TS: One is SilverCrest Mines Inc. (SVL:TSX.V; SVLC:NYSE.MKT) in Mexico. The company has a project that is expanding and going underground, as well as a project going into the development stage. Its capital constraints and size should allow SilverCrest to develop such a project into a producing asset.

TGR: You've called SilverCrest a growth story. Can you explain that further?

TS: SilverCrest is interesting because it started with a project that was not an existing mine. Many current operations in Mexico are old silver mines that have been revived during this latest mining cycle. SilverCrest's Santa Elena was a new project. Now it's going underground.

While other companies went dormant after the 2008 crisis because money wasn't available, SilverCrest pushed ahead. It sold a portion of its gold as a stream to Sandstorm Gold Ltd. (SSL:TSX), which allowed it to get into production and get ahead of the curve for being a producer. Meanwhile, the operations have been profitable almost from the very beginning and that has now allowed SilverCrest to use internal cash flow to expand production as well as to develop its second project.

But just to show that it's not just one kind of company we're looking for, take Eastmain Resources Inc. (ER:TSX), a small, gold explorer in Québec. It has been exploring the Eau Claire project for years. Every time it steps out from the initial discovery, it is finding more gold. Eastmain's strategy is to attract a midtier or a major to take that project out. It is not quite there, but all the elements are moving in that direction.

TGR: What's the next catalyst for Eastmain?

TS: It needs to get the resource size and confidence to a level where potential suitors would start looking at acquiring the project—say 200,000 oz annual gold production over a 10-year mine life.

TGR: Is there a reason to believe that the size is there and it just hasn't been delineated yet?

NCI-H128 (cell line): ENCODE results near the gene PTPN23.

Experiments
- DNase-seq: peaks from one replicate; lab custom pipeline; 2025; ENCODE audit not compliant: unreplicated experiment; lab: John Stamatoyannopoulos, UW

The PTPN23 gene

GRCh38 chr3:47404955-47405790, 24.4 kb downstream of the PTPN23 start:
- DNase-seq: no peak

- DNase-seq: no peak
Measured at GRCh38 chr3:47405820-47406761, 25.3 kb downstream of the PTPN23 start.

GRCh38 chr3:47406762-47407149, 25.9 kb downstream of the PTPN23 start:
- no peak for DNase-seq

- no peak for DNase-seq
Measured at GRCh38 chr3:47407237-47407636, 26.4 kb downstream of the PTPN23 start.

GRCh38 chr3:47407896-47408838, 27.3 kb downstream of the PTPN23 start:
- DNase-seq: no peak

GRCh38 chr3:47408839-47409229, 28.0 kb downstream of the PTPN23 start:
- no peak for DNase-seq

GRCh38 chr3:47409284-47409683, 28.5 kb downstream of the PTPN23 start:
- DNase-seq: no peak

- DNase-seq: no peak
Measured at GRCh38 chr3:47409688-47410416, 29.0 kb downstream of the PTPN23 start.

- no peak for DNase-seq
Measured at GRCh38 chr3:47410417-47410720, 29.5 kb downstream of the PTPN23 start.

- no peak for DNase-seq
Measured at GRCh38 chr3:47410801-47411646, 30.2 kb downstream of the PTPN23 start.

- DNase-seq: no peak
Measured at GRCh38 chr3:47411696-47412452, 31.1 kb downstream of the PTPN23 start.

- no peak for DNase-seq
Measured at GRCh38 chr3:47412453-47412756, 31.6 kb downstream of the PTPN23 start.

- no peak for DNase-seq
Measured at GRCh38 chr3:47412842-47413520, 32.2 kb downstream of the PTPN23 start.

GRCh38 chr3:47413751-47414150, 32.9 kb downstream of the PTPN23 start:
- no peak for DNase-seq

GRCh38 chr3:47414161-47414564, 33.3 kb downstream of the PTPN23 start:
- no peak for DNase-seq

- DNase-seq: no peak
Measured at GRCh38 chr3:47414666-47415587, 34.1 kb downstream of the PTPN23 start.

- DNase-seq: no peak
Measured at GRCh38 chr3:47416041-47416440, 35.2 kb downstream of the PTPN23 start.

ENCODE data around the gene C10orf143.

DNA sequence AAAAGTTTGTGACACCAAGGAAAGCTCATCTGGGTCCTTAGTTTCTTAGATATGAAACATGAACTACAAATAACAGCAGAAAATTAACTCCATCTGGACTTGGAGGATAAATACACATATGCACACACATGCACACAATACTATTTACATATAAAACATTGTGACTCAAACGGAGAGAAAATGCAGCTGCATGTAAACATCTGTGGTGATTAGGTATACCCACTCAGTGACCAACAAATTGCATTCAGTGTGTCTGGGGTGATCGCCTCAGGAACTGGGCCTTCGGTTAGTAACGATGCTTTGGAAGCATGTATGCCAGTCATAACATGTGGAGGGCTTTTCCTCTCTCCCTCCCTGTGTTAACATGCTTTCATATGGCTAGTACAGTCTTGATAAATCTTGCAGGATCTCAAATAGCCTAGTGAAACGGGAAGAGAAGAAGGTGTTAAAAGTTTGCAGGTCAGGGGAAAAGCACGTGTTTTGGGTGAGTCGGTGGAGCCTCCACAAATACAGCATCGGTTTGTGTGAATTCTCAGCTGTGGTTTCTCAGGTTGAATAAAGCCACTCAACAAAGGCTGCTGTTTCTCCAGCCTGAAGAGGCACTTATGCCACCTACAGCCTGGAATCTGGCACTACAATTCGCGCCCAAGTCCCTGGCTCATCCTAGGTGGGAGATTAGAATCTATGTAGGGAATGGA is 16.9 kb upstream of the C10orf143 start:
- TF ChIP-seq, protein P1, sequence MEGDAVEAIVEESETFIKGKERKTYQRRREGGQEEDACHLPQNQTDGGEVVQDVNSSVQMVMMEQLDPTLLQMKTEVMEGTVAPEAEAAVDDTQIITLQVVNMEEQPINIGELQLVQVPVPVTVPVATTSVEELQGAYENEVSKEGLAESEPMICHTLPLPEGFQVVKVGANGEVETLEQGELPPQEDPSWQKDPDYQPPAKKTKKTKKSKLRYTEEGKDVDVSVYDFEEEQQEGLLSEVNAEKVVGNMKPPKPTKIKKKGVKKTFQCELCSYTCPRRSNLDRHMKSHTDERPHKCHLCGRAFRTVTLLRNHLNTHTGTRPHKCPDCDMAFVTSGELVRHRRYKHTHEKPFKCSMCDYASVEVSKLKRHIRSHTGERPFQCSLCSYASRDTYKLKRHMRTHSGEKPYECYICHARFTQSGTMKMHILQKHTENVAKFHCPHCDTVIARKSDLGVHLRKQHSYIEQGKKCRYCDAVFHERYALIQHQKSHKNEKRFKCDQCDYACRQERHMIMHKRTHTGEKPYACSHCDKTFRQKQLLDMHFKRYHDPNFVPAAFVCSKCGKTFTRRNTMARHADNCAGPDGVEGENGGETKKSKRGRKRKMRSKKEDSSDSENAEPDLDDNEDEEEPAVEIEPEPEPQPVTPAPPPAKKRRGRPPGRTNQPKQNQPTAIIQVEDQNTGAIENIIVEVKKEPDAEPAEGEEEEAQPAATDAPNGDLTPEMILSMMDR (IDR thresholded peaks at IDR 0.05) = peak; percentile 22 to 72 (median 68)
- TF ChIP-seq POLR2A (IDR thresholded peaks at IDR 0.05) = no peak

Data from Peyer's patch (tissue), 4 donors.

TS: Yes, that is why we consider Eastmain peerless. It keeps expanding. I would probably target 5 million ounces as its eventual size with most of that resource being at depth, but it is spread out and will take a while longer to fully delineate.

TGR: Any other peerless companies?

TS: Colorado Resources Ltd. (CXO:TSX.V)—this one is pure exploration with more risk. It recently discovered a copper-gold porphyry system in northern British Columbia near the Red Chris project of Imperial Metals Corp. (III:TSX). We like its relatively simple strategy of looking for obvious targets that no one has bothered to properly explore. In the case of copper-gold porphyry systems, this could mean something as simple as looking for rust-colored hills that haven't been adequately tested.

TGR: The geology in British Columbia is conducive to hosting copper-gold porphyries and many have been discovered, but very few have been developed because critical mass is needed for that to happen. What makes this different?

TS: I would own Colorado Resources because it has made a copper-gold porphyry discovery. The grades in the first drill hole line up with world-class potential. It remains to be seen if that is just anomalous and it has one high-grade core and everything else is too low grade. That's certainly a risk. The potential is there for multiple higher grade core zones or for the original core zone having dimensionality to support the type of large tonnage operation that could be successful in northern British Columbia.

It's a peerless explorer. If it gets to the development stage we'll have to use other factors to determine if it's a peerless developer.

TGR: What are some prospective peerless companies?

TS: We keep our eyes on prospective peerless companies as they develop because we think they could have it in them to be successful. These are generally more risky, have some blemish or perhaps a past history that doesn't scream quality or the highest level of investor confidence. Nonetheless, we think they could be on a path to becoming peerless.

An example would be Bear Creek Mining Corp. (BCM:TSX.V), a silver play in Peru. Its Santa Ana project wasn't popular with the local population. It ended up getting taken back. It's still trying to figure out the endgame on that one. But it has another project, Corani, a large, low-grade bulk silver project, that's on the cusp of potential. The market hasn't fully given Bear Creek credit for it. Of course, bulk low-grade silver projects don't have a history of becoming fantastic profit-making machines. But the metallurgy, resource size, lead-zinc co-products and other factors seem to suggest that Corani can make it.